Rhooms v. City of New York et al

Filing 57

ORDER granting (42) Motion to Unseal Grand Jury Minutes in case 1:11-cv-05910-PKC-RER; granting (23) Motion to Unseal Grand Jury Minutes in case 1:13-cv-05006-PKC-RER. Ordered by Magistrate Judge Ramon E. Reyes, Jr on 9/4/2014. (Reyes, Ramon)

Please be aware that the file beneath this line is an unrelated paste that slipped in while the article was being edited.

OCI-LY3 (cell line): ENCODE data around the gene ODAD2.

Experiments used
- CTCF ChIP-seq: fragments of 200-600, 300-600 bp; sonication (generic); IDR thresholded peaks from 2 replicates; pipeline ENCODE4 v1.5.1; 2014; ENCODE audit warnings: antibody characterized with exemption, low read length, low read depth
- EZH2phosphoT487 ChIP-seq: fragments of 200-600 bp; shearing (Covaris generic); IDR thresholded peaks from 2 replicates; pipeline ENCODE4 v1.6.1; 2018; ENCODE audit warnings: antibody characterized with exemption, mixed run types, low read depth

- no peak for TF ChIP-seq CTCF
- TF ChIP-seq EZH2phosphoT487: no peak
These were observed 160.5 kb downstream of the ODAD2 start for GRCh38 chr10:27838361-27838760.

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UNITED STATES DISTRICT COURT EASTERN DISTRICT OF NEW YORK -----------------------------------------------------X SHANE RHOOMS, NOT FOR PUBLICATION Plaintiff, -against- 11–CV–5910 (PKC) (RER) CITY OF NEW YORK, et al., Defendants. -----------------------------------------------------X -----------------------------------------------------X SHANE RHOOMS, SUMMARY ORDER Plaintiff, -against- 13-CV-5006 (PKC) (RER) MICHAEL ENRIGHT, et al., Defendants. -----------------------------------------------------X RAMON E. REYES, JR., U.S.M.J.: These are consolidated actions for false arrest and malicious prosecution pursuant to 42 U.S.C. § 1983. (11-CV-5910 Dkt. No. 1; 13–CV–5006 Dkt. No. 1). Before the Court is plaintiff Shane Rhoom’s (“Plaintiff” or “Rhooms”) motion to unseal certain portions of the grand jury minutes of the underlying criminal case. (Dkt. No. 42).1 Defendants and non-party Kings County District Attorney’s Office (“KCDA”) oppose the motion. (Dkt. Nos. 50, 50-2). This issue has been discussed at length at least two conferences, and the parties have submitted legal briefs and affidavits in support of their respective positions. Familiarity with the facts of the case 1 For the sake of brevity I will refer to the filings in 11-CV-5910. and the parties’ respective arguments is assumed. For the reasons which follow, the motion is granted.2 In evaluating applications to unseal grand jury minutes, federal courts have required that a plaintiff demonstrate a “particularized need” for the unsealing. Douglas Oil v. Petrol Stops Northwest, 441 U.S. 211, 230 (1979); Myers v. Phillips, No. 04 CV 4365(ERK)(RML), 2007 WL 2276388, *2 (E.D.N.Y. Aug. 7, 2007); Frederick v. New York City, No. 11 Civ. 469(JPO), 2012 WL 4947806, at *7 (S.D.N.Y. Oct. 11, 2012). To demonstrate a particularized need, the plaintiff must show “that (a) the material sought is needed to avoid a possible injustice, (b) the need for disclosure is greater than the need for secrecy, and (c) the request is structured to cover only material so needed.” Cullen v. Margiotta, 811 F.2d 698,715 (2d Cir. 1987). Rhooms has met his burden. First, given the nature of his claims and the record he has submitted to this Court, Rhooms has shown a need for the requested materials to avoid a possible injustice. Rhooms seeks the minutes to establish misconduct before the grand jury and thereby rebut the presumption of probable cause for arrest created by the indictment, to impeach the credibility of 2 Relying on Harewood v. Braithwaite, No. 09-CV-2874 (PKC)(RML), 2013 WL 3863905 (E.D.N.Y. July 23, 2013), KCDA argues that Rhooms must first have sought the instant relief from the state court that supervised the grand jury proceeding. (Dkt. No. 50-1 at 3-4.) While it is true that comity and past practice may counsel toward the state court resolving such matters in the first instance, that does not mean such a course of action is efficient, let alone required. This Court retains the power, indeed the obligation, to order the disclosure of the grand jury minutes if warranted, regardless of the decision of the state court. Moreover, this Court is in a better position to assess the need for disclosure given its involvement in these proceedings for the past two years. This Court can also take into account policy concerns of the state, which are not much different, if different at all, than the policy concerns behind the secrecy of federal grand jury proceedings. Notably, this Court recently met as a group with our colleagues from the state bench of Kings County where this very issue was discussed. Overwhelmingly, if not unanimously, the state bench expressed its agreement that this Court first address such motions. -2- the defendant officers, and to refresh their recollections. These reasons are sufficient to establish a particularized need for disclosure. Vasquez v. City of New York, No. 10 Civ. 6277(JMF), 2013 WL 2449181, *1 (S.D.N.Y. June 6, 2013) (minutes unsealed where plaintiff argued police engaged in witness tampering); Waterman v. City of New York, No. 96 Civ. 1471(AGS)(RLE), 1998 WL 23219, *2 (S.D.N.Y. Jan. 13, 1998) (recognizing that impeachment can be sufficient to establish particularized need). Further, Rhooms has demonstrated that he cannot obtain the relevant information without unsealing of the minutes as the officers testified at deposition that they cannot remember the specifics of their grand jury testimony, or if they even testified. Frederick, 2012 WL 4947806, at *9 (plaintiff alleging wrongful prosecution demonstrates need for grand jury minutes “where witnesses [cannot] accurately recall their testimony”). Rhooms has also demonstrated that the need for disclosure is greater than the need for continued secrecy. For sure, the important policy of grand jury secrecy weighs heavily against any request to unseal grand jury records. Id. at *12 (citing Rehberg v. Paulk, 132 S.Ct. 1497, 1509 (2012)). But where the underlying trial never occurred and the target of the grand jury investigation is suing for false arrest and malicious prosecution, the only policy concern motivating secrecy is “a desire to ‘[t]o encourage free and untrammeled disclosures by persons who have information with respect to the commission of crimes.’” Id. at *13 (quoting United States v. Procter & Gamble Co., 356 U.S. 677, 682 n. 6 (1958)). This interest standing alone is almost never sufficient to overcome the need to avoid a possible injustice, especially where the disclosure sought is of testimony of law enforcement officers. It cannot seriously be argued that -3- law enforcement officers would shy away from giving truthful testimony to a grand jury just because their prior grand jury testimony had been disclosed in a civil rights case. E.g., Palmer v. Estate of Stuart, No. 02 Civ. 4076, 2004 WL 2429806, *5 (S.D.N.Y. Nov. 1, 2004) (“interest in secrecy is at its lowest given that testifying before grand juries is part of their regular job duties as public servants.”); Bartels v. Dale, 532 F. Supp. 973, 976 (S.D.N.Y. 1982) (“A Government agent is not likely to be inhibited by a subsequent disclosure in the sense that a businessman, victim of extortion or racketeering who testifies to a grand jury might be.). Finally, Rhooms request is structured to cover only the material he needs – the grand jury testimony of the defendant officers – rather than the entire grand jury minutes. I have carefully considered defendants’ arguments against disclosure, and find them to be unconvincing. In these circumstances, I also find in camera review prior to disclosure to be unwarranted, and only a cause of undue delay. Accordingly, the grand jury testimony of the defendant officers is unsealed. Defendants are to make arrangements with KCDA to have the minutes produced to Rhooms’ counsel within ten business days of the date of this Order. SO ORDERED Dated: September 4, 2014 Brooklyn, New York Ramon E. Reyes, Jr. Ramon E. Reyes, Jr. United States Magistrate Judge -4-